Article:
Not lost in communication

Not lost in communication

TherEmpowering  Vineeta Gupta and Jayaram with the kids.  dh photo by kishor kumar Bolare is a dichotomy between the pronouncements of politicians, who preach in favour of Indian languages and almost prohibit the study and use of English on the one hand, and the growing value added to the mastery of English in the job market.

To bridge this gap and empower disadvantaged kids, who are at the mercy of said politicians, ILID (Institute of Leadership and Institutional Development) is taking English into the classrooms of Government and poor rural schools through an interactive and easy-to-learn programme called Pygmalion.

Pygmalion is a full-fledged programme that is delivered free of cost to the schools, right from computers to software and the necessary curriculum to train the teachers. The programme uses computer-aided instructions, role-playing and interactive games to teach English in an effective manner to children from poor communities in the State.

Shivraj and Jyothi Lakshmi, two children from the government schools in the city spoke confidently about the positive way Pygmalion impacted their English learning abilities.
“When we harness the best brains in the country to make potato chips or computer chips, shouldn’t we invest some professionalism in the development of our human resources,” asked Dr Jayaram, founder of ILID.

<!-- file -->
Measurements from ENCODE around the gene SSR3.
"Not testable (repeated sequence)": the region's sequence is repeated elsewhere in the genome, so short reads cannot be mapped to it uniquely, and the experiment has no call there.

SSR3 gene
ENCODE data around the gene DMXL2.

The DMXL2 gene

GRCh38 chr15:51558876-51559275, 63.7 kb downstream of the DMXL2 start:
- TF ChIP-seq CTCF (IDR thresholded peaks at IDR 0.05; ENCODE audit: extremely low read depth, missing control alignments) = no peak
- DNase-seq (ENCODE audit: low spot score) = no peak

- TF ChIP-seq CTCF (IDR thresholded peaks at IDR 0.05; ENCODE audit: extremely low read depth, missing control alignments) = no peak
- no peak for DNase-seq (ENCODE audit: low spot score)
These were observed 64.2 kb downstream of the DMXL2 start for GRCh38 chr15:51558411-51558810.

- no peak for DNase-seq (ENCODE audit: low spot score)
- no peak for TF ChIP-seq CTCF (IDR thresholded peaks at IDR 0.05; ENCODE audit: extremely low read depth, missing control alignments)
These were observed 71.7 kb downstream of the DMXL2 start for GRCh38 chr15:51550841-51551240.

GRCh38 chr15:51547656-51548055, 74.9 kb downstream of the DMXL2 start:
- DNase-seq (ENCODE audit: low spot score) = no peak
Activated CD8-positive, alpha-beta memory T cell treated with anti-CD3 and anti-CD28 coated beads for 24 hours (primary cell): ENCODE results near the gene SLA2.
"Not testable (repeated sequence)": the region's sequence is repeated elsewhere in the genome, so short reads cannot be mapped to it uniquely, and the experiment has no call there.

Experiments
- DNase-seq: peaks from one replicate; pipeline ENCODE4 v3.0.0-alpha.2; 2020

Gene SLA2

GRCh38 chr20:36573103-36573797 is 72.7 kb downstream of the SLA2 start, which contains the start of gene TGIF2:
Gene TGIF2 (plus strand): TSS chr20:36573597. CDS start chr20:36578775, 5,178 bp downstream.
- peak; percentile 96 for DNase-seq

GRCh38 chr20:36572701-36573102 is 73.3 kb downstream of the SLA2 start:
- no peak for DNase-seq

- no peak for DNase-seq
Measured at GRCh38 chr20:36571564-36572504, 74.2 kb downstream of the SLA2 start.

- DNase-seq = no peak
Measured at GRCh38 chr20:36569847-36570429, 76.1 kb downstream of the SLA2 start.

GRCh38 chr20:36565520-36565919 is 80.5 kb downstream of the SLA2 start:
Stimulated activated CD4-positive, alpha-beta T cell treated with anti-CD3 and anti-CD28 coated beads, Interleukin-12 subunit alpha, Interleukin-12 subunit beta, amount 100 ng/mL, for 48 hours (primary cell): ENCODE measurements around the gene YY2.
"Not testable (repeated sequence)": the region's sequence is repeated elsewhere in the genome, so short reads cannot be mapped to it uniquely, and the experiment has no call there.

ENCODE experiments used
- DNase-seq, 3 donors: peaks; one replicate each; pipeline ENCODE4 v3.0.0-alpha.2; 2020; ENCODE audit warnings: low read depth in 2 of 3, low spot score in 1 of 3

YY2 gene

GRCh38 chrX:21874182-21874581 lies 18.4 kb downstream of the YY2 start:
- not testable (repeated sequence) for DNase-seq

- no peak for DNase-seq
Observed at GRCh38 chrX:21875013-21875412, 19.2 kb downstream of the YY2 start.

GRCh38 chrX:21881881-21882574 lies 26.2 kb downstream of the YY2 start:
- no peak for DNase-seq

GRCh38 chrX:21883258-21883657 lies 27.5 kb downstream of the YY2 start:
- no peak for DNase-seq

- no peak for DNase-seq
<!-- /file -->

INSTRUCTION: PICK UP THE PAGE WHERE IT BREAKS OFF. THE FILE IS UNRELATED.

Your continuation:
A finding showed that academically brilliant children, who performed exceptionally well in the 10th grade were often forced to drop out in the 12th grade, and take up low paying jobs with no future primarily due to their lack of English, confidence or communication skills.

Pygmalion is also sponsored by The Global Fund for Children, (GFC) a grant-making organisation, based in the United States, which supports innovative community based projects and organisations.

“Learning English is such fun,” said Jyothi Lakshmi and her ernest be-spectacled friend Shivraj echoed her sentiment while their teacher looked on with justifiable pride. “The desire to learn and master English for a better career in these days of globalisation is manifest in urban schools and colleges but students in rural and semi-urban areas still experience fear and alienation in their English classes. Through programmes like Pygmalion for kids and Ekalavya for young adults, we hope to equip them with good language and communication skills in English, thereby increasing their employability in a competitive environment,” added Dr Jayaram.

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